I have to say I was a little surprised (read: disappointed) to hear so very little about housing in President Obama's State of the Union speech last night. Yes, he mentioned folks were losing their homes, in the long list of ills plaguing the American people.
And then, quite a bit lower down in the speech he said,
"The steps we took last year to shore up the housing market have allowed millions of Americans to take out new loans and save an average of $1500 on mortgage payments. This year we will step up refinancing so that homeowners can move into more affordable mortgages."
Yes, the Treasury Department's $1.25 trillion program to buy agency mortgage backed securities, drove down mortgage rates and opened up the mortgage market for some buyers. That program ends in two months. The Administration's refinance program, which allows borrowers with up to 25 percent negative equity in their homes to refinance with Fannie and Freddie, got some folks cheaper monthly payments. And the , while widely and wildly criticized for doing very little, has kept some borrowers in their homes...for now.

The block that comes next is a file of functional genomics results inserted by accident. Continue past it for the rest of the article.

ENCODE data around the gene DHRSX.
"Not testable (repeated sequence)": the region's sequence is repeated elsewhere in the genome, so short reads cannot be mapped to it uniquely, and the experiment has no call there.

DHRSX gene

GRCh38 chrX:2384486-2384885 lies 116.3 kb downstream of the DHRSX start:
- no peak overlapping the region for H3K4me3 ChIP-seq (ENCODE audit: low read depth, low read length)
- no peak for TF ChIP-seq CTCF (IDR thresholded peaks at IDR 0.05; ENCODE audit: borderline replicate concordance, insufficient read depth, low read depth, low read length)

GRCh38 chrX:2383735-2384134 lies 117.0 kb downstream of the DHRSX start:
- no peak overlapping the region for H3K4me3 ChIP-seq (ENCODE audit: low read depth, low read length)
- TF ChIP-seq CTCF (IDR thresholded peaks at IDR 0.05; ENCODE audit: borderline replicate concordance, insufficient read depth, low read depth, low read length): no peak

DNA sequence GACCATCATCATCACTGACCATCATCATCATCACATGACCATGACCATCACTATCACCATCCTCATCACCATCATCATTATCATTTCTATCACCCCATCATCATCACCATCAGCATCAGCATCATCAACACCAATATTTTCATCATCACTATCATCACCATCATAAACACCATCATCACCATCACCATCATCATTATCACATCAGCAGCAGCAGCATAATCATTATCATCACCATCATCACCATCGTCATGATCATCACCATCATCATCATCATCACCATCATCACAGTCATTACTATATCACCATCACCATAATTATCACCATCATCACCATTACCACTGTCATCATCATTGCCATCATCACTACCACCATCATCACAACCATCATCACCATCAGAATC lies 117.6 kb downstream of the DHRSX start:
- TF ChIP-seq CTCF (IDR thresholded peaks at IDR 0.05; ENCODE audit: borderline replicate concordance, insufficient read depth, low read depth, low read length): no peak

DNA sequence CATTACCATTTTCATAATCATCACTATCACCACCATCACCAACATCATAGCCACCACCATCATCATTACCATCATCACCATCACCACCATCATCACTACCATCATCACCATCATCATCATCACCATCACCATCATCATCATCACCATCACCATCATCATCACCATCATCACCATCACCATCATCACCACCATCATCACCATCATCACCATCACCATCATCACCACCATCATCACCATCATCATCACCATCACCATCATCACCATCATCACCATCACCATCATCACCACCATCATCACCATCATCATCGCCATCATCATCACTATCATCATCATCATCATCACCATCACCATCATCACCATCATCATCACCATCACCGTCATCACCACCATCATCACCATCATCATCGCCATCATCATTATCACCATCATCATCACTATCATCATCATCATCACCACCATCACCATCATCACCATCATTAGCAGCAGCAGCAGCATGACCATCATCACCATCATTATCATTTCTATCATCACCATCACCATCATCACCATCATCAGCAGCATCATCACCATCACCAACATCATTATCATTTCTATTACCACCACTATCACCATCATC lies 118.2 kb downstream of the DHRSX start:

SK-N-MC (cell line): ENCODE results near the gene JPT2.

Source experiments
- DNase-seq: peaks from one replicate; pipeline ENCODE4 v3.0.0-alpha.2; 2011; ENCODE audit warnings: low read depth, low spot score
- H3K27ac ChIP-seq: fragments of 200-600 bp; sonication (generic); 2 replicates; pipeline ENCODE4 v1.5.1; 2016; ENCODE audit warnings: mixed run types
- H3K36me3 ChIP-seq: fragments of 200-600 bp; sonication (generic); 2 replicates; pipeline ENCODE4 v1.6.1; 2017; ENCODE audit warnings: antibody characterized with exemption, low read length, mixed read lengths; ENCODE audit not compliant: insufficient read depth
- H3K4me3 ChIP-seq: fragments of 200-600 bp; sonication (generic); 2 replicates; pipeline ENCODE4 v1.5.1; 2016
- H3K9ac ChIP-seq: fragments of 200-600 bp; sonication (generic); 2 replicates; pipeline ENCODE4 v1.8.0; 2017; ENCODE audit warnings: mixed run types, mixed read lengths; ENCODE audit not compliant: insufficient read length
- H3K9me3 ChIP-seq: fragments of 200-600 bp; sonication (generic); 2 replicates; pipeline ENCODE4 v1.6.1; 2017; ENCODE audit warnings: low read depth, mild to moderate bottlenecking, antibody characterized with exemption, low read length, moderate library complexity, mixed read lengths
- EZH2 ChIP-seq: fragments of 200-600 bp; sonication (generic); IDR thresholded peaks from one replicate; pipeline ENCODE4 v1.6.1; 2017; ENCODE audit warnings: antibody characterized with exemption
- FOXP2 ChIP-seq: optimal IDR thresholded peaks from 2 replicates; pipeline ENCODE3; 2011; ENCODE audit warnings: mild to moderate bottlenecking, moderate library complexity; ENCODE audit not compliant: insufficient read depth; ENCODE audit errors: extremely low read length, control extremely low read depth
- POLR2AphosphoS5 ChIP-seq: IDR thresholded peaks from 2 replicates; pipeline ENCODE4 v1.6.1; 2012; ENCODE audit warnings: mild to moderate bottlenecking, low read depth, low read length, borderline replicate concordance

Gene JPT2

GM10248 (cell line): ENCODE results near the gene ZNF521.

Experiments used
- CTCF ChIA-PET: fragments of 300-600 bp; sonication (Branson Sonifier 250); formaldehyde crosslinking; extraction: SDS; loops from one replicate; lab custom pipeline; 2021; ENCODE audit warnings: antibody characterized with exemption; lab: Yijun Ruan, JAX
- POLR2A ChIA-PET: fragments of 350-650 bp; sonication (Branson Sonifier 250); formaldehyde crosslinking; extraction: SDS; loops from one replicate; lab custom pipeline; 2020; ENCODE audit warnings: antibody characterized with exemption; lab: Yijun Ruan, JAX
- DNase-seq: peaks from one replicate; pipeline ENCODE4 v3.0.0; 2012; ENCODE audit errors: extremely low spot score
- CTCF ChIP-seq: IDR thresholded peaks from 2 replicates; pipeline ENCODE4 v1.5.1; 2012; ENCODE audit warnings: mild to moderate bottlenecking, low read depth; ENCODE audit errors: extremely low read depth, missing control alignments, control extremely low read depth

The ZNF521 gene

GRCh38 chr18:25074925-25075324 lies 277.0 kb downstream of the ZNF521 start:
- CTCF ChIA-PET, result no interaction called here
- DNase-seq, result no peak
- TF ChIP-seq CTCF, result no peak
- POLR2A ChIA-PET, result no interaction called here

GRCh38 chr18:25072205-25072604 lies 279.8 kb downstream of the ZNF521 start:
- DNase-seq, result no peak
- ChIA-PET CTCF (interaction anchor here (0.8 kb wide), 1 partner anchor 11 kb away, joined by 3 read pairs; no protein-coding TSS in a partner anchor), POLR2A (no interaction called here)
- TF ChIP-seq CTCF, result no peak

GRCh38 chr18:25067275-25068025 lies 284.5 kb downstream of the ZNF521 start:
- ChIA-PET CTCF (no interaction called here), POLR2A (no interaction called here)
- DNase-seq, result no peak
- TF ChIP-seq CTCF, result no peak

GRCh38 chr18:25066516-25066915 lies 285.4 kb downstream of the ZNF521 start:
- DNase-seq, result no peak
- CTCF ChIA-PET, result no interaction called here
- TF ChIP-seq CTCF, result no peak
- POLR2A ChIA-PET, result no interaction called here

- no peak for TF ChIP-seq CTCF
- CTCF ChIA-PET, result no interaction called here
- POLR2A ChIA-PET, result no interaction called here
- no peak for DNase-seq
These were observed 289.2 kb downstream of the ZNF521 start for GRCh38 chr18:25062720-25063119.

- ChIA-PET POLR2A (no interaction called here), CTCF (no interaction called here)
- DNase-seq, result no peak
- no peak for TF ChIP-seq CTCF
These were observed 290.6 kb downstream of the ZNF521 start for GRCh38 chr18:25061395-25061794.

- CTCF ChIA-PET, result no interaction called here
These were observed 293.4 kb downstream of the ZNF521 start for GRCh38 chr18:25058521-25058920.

But as they watched their very first State of the Union speech last night, I explained to my kids that this speech is supposed to be about how the last year was and how the President is going to make this year better.
We got a lot of last year in housing, but really no this year.
The President did not elaborate on how he's going to "step up" refinancing.
Most of us already know how difficult it is to refinance nowadays, with the, dare I use Yiddish, fah-kahktah appraisal process. I don't think more refis are going to cure what ails the housing market.
The President made it clear that Jobs Jobs Jobs are front and center for him.
Great, because guess what?
Jobs Jobs Jobs are the number one factor driving foreclosures right now, not subprime mortgages, and the Administration's modification and refi programs can't do anything for borrowers without a job. But hundreds of thousands of borrowers will lose their homes before his Jobs proposals trickle down to real pocketbooks.
Perhaps the President has taken the side of many who believe that the housing market simply needs to correct itself, no matter how painful that process will be.
If that's his point of view, fine, but he needs to own it, and not use my money to put expensive bandaids on cuts that are unlikely to heal.
Questions? Comments? RealtyCheck@cnbc.com